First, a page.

Just a few weeks ago, this site featured a QOTD asking for opinions as to the best and worst examples of fake wood paneling. There was such a fun (and hilarious) array of examples cited, so I’d recommend checking out that post if you haven’t already. As for our featured Colony Park, it’s got character that’s only enhanced by the presence (and condition) of its simulated wood. I imagine this old Mercury checks more than a few boxes for those who pine (no pun intended) for the days of the mainstream, full-sized, RWD, American station wagon. And so I present to you the “Charlie Brown Christmas tree” of classic longroofs.
Wagon-philes, it’s okay to admit that if you saw this particular example on a used car lot, freshly Simonized and Armor-All’ed, and with a fresh set of deluxe wheel covers, you might be tempted to take it home over something reasonably modern, efficient, and manageable. Something like a Ford Flex (recently featured here) might be the equivalent of one of the shiny, aluminum trees passed over by Charlie Brown and Linus Van Pelt in that enduring, animated TV Christmas special – modern, advanced, and somewhat analogous to the real thing, with proportions almost like those of an actual station wagon. I suspect that there are, self-included, more than a few other Charlie Browns among our readership who are feeling right now like they want to put a blue blanket around this Colony Park.
Speaking of “park”, I wouldn’t let this car’s size put you off from pulling the trigger on the purchase. Simply buy two city parking permits and call it a day. Also, make friends with your neighbor with the unused, covered parking space. As for the rust? Pshaw. Doesn’t look that bad to me. This wagon was one of about 10,800 ’74 Colony Parks produced for the model year, with prices starting at about $5,100 (about $24,500 in 2016) before options. Its starting weight was a full two-and-a-half tons, and power came from a standard 195-horse 460-V8. Curiously, Buick’s comparable ’74 Estate Wagon started within 20 pounds and $40 of the same-year Colony Park, and gave up just 15-hp from it’s standard Buick 455-V8. The whiz-bang Buick with its “clamshell” rear tailgate outsold the Mercury by about 4,500 units that year (roughly 40%). I wonder how many examples of each remain in running condition today.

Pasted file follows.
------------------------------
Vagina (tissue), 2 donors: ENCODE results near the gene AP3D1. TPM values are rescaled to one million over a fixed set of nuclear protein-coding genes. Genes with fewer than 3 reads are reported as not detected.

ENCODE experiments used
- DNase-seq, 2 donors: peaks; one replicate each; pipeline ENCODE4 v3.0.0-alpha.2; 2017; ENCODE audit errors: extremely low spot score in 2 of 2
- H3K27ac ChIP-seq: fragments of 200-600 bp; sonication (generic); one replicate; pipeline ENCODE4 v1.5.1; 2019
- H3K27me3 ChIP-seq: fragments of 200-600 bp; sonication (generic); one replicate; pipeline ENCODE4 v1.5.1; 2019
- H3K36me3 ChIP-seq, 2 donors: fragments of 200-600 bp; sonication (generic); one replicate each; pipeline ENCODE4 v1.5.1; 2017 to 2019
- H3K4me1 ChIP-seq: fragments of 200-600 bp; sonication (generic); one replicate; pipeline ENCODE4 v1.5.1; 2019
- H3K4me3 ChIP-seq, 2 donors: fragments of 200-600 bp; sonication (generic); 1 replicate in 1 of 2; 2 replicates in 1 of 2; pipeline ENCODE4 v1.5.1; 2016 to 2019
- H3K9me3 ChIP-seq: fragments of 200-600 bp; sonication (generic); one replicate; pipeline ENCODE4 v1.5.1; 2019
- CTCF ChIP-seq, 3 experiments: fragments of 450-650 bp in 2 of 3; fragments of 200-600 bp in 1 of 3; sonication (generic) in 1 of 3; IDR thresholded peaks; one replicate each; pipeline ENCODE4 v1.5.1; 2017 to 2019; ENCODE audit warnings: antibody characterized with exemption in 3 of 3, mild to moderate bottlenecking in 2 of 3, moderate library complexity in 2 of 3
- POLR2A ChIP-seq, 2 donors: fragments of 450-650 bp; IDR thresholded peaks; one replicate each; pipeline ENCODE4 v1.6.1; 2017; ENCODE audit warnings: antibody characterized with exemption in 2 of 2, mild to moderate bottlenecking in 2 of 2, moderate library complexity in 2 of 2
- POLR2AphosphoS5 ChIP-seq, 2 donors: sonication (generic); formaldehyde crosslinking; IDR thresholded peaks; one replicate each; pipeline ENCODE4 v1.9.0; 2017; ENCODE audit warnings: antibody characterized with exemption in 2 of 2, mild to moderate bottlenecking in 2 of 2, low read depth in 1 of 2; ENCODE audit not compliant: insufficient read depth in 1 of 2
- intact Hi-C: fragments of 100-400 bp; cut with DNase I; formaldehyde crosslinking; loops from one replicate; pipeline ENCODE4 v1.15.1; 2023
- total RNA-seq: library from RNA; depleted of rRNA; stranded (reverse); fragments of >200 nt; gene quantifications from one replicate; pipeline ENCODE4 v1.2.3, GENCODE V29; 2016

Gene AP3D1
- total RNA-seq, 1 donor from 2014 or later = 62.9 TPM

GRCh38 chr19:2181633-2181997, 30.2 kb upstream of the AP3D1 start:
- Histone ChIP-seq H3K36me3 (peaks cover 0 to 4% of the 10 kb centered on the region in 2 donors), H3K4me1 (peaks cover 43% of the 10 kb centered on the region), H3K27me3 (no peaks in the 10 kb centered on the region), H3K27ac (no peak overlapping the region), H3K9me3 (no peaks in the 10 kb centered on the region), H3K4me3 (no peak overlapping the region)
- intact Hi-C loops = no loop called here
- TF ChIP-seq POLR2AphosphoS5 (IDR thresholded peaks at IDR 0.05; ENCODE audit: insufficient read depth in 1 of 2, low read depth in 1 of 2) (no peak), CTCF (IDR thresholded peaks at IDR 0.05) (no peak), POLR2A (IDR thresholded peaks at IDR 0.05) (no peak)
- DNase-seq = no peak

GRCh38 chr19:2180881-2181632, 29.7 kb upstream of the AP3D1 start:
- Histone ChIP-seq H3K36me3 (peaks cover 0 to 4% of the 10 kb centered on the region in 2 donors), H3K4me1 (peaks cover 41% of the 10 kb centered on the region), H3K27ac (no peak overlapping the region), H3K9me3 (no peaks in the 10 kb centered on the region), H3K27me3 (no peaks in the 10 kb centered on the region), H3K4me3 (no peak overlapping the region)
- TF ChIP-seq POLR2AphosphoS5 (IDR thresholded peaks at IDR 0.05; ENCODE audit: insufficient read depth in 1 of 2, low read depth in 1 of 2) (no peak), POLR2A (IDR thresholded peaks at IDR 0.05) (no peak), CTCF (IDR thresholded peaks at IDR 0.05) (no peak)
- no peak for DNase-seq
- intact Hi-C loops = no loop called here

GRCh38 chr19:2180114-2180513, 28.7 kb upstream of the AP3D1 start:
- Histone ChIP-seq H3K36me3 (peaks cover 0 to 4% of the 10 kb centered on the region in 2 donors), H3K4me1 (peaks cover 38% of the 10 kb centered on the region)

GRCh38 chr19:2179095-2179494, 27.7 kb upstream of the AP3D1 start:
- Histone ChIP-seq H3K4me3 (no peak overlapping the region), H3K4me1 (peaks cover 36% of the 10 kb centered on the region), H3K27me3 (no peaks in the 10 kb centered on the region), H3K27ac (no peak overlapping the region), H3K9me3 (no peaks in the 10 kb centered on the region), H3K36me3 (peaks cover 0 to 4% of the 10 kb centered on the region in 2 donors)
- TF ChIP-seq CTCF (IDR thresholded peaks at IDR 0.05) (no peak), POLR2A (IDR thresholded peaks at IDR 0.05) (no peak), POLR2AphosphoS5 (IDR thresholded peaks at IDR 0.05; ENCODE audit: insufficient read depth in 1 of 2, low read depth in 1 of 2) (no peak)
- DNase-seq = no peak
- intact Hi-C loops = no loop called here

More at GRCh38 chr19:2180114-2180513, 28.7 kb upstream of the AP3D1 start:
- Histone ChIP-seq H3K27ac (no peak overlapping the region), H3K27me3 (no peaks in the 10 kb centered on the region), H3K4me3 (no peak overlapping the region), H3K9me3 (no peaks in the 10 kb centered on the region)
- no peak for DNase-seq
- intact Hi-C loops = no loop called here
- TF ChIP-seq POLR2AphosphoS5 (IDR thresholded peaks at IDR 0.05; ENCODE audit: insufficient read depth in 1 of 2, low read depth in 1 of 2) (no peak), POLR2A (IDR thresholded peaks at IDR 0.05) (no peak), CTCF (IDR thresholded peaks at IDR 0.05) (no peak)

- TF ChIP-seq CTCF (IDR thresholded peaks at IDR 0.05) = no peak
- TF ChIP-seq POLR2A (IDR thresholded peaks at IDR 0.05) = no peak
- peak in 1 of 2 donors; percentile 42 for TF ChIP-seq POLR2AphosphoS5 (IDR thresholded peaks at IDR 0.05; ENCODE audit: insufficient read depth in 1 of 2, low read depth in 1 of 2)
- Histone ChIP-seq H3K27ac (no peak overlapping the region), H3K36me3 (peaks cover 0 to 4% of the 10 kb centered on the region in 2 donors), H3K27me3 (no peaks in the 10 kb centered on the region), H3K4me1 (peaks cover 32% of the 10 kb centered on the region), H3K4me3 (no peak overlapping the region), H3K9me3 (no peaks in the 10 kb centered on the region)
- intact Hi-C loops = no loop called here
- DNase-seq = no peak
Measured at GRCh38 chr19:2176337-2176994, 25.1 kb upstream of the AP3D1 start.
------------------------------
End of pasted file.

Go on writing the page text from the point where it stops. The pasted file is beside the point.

I guess it’s time to address the elephant in the room – the Di-Noc. Oh, Mercury… To quote Lucy Van Pelt, “Can’t you tell a good tree from a poor tree?” As a hungry college student, I remember having bought secondhand furniture from thrift stores with wood-tone veneer that was more convincing than what we see here, this example’s obvious oxidation issues notwithstanding. If you were going to pattern artificial wood, why would you pick the single, jankiest tree in the forest to model it after? All that’s missing are moss and fake termites. (Okay… I admit that I’m now starting to sound like one of those mean kids who was ganging up on Charlie Brown for his choice of Christmas tree, and so I beg your pardon.)
Allow me to try to “Linus” this post back to the semi-sympathetic place at which I started. In addition to a little body work and some attentiveness to the damage from moisture and the infamous rust mite, all I think this mammoth Mercury really needs is a little love. Let’s hope it’s getting some these days. “Loo, loo, loooo…♪♫”
Uptown, Chicago, Illinois.
Saturday, December 15, 2012.
- From Tom Klockau: Curbside Classic: 1988 Mercury Colony Park – Colonizing Mercury;
- Curbside Classic: 1975 Ford Country Squire – The Car That Made Di-Noc Millions; and
- From Paul Niedermeyer (for a Buick that competed in the same space): Curbside Classic: 1975 Buick Estate Wagon – The Ultimate American Station Wagon.